Extending the tax cut to the wealthiest 2 percent would cost $20 billion in 2011 according to the Office of Management and Budget (“OMB.”), or as explained by economist Alan Blinder, extending the tax cut to that group will cost us about $75 billion over the next two years. And given the expected economic growth, according to OMB, “[e]xtending them permanently would add about $700 billion to the ten-year deficit.”
All tax cuts are not created equal. Benefits of high-income tax cuts are small and don’t create jobs, according to soon-to-be-former Presidential economic adviser, Christina Romer. Romer argues that, “The vast majority of economic research shows that higher-income earners spend less of a tax cut and so tax cuts to those earners create fewer jobs throughout the economy.”
Or, stated so clearly by economist Robert Frank,
“Because most poor and middle-income families consume their entire income, higher tax rates for those families would indeed deprive the economy of much-needed short-run stimulus. But extending the Bush tax cuts for the wealthiest families would be one of the worst possible ways to stimulate spending. These families typically consume much less than their income. Instead of trying to use up all their savings before they die, most prefer to leave substantial bequests. Letting their tax cuts expire might reduce those bequests, but it will not reduce their current consumption significantly.”
To be fair, the richest would put some of the tax cut savings into the economy. However, as Blinder explains, this is not the best use of the $75 billion over the next two years. And, what could we do with that $75 billion? According to Blinder, we could direct these savings into programs such as food stamps and unemployment benefits. This would increase spending and thus create demand resulting in an additional 500,000 jobs. In other words, not extending the tax cuts to the very rich will provide “5 times more bang for the buck.”
And, if job creation is really the goal, then we should do what it takes to create jobs. Giving the wealthiest $75 billion over two years and $700 billion over ten is not the way there. Romer offered a few other options. One would be “spending $10 billion to prevent the layoffs of teachers, firefighters and police would lead to nearly twice as many jobs as the estimated $30 billion of high-income tax cuts – that’s twice as many jobs for one-third the cost.”
So, I’m still pondering the false stories stuck in people’s minds about the Bailout and taxes. Those clinging to falsehoods do so for a variety of reasons. These include a desire to save face. This throwing good money after bad, so to speak, is unfortunate. There are numerous role models who have, upon confronting facts that undermine their entire belief systems come forward and explain. Another reason is that those who hold onto false beliefs often receive their information indirectly. They continue to trust untrustworthy information intermediaries and don’t have the time, skill or inclination to check facts.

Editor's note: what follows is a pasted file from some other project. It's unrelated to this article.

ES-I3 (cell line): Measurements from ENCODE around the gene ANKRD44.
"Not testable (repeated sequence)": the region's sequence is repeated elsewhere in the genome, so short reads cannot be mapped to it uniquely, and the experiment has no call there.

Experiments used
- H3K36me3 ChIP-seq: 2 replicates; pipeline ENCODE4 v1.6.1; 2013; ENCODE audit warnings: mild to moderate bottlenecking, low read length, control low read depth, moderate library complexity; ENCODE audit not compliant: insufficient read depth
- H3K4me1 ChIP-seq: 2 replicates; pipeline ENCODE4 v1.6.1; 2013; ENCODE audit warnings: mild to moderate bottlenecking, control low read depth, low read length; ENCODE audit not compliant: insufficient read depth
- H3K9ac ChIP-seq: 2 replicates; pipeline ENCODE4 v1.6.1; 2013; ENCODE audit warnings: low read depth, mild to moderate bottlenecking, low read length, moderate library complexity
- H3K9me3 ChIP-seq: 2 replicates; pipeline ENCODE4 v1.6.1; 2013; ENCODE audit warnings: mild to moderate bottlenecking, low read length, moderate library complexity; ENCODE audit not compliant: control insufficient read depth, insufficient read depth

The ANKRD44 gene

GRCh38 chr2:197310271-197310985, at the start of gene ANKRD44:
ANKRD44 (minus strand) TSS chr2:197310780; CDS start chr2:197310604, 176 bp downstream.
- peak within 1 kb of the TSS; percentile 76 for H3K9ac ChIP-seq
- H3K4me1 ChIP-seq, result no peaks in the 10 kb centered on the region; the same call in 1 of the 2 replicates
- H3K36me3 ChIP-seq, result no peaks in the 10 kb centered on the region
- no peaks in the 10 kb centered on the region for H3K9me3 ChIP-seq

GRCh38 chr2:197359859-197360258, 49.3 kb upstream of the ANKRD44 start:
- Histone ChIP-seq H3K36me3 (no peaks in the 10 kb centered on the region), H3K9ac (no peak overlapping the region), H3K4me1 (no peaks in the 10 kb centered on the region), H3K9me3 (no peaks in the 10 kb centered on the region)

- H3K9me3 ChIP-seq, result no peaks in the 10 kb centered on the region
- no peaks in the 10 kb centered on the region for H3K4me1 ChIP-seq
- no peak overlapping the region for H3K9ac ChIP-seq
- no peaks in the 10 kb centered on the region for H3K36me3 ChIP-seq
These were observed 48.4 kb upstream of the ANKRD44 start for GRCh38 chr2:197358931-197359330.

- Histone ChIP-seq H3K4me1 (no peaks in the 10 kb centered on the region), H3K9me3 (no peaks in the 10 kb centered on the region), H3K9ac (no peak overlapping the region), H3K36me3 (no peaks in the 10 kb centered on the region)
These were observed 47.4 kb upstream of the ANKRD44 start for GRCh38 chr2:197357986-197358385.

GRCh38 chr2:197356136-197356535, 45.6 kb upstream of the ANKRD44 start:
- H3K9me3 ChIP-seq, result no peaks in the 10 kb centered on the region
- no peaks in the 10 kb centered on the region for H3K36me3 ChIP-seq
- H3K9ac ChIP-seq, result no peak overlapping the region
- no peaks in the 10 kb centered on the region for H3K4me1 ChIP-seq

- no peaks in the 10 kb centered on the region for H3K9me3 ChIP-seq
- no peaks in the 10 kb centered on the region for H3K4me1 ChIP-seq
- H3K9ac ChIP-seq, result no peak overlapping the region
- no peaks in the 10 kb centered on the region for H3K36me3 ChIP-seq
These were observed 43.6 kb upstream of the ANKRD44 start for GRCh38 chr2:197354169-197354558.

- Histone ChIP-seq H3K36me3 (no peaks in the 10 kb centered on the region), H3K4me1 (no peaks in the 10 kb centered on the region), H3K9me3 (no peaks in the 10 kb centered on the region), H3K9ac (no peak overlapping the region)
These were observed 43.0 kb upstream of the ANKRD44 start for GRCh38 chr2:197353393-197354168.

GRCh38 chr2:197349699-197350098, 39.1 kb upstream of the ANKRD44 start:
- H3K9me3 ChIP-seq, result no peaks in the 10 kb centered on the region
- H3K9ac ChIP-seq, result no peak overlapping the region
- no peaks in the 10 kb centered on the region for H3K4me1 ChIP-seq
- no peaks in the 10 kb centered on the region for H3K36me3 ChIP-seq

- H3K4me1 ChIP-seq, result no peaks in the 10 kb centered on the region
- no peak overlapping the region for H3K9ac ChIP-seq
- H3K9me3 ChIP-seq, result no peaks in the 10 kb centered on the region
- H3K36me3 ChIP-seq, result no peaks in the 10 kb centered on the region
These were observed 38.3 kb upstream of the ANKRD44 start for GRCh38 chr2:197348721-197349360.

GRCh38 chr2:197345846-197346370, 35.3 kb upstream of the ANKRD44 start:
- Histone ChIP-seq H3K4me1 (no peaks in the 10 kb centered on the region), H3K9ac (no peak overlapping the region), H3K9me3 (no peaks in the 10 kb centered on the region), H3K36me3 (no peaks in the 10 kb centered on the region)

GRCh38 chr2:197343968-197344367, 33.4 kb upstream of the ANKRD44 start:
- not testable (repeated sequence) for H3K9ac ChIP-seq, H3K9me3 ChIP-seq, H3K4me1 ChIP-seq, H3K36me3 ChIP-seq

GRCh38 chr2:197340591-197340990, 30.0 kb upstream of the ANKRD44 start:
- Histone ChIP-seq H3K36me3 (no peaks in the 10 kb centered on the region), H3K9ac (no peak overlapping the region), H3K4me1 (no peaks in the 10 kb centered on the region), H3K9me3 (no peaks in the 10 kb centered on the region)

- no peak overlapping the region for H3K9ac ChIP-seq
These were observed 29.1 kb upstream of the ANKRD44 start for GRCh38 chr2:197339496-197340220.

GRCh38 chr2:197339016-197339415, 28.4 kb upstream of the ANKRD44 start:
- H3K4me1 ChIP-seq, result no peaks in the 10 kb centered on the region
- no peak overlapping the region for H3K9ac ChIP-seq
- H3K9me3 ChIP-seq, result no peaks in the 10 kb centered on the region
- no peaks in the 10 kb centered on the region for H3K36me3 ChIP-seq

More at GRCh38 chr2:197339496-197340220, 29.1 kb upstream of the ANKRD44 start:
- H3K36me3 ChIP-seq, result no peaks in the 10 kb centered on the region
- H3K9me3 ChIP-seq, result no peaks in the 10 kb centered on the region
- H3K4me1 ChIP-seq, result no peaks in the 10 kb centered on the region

Another reason for such silly beliefs is that people are more irrational than we think. And by this I mean even more irrational than expressed by behavioral economists, as so well-captured in the book Nudge. What I mean goes beyond the traditional research on decision-making biases. What I’m talking about is the “haunted house” factor.
What is the “haunted house” factor? Well, some years ago, I read that according to a Gallop poll, more than 37% of Americans believe that houses may be haunted. And, for those between the ages of 18 – 29, the number is 56%. There are a many plausible explanations. One might be that this many people actually believe in ghosts. If so, this argues for the notion that no matter what one does to anchor people in reason, there will be many who are unreachable. Another explanation might be that the poll is faulty. If pressed to come up with evidence supporting their belief that their own home or a home they visited was haunted, far fewer would do so. If this holds, then perhaps, if pressed a bit and offered the facts, the tax-suspicious would poll differently.
The final possibility is that the haunted-house-believers are right. Of course, historically, I’ve resisted this interpretation. But, these days, I’m beginning to wonder whether some houses can be haunted — perhaps there is one on Pennsylvania Avenue that is being haunted by the tax cuts, the wars and the financial collapse (and corresponding deficits), of a President past.